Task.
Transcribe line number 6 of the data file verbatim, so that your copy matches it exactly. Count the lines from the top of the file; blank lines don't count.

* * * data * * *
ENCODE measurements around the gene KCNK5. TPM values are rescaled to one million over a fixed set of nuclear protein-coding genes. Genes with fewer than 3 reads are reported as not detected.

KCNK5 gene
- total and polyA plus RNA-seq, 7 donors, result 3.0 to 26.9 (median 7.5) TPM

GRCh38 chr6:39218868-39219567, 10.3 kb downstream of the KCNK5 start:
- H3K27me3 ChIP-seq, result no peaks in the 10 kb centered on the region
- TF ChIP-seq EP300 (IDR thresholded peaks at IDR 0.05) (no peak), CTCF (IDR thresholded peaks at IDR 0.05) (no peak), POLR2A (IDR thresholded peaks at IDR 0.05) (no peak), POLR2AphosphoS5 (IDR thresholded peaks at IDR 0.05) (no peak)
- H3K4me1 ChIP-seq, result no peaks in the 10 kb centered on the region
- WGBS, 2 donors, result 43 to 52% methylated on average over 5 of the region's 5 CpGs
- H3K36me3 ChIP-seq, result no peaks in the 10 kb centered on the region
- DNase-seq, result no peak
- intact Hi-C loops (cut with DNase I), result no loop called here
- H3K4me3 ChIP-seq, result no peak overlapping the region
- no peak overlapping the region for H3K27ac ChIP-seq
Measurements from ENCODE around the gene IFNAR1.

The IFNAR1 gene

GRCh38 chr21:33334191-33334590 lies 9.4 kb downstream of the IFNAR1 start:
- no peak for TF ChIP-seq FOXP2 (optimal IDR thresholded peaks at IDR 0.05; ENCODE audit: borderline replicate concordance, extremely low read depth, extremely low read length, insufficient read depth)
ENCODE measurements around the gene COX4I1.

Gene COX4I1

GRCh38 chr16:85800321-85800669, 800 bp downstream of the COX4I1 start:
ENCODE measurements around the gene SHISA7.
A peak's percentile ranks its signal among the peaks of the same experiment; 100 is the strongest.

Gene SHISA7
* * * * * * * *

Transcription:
- TF ChIP-seq EP300 (IDR thresholded peaks at IDR 0.05) (no peak), CTCF (IDR thresholded peaks at IDR 0.05) (no peak), POLR2A (IDR thresholded peaks at IDR 0.05) (no peak), POLR2AphosphoS5 (IDR thresholded peaks at IDR 0.05) (no peak)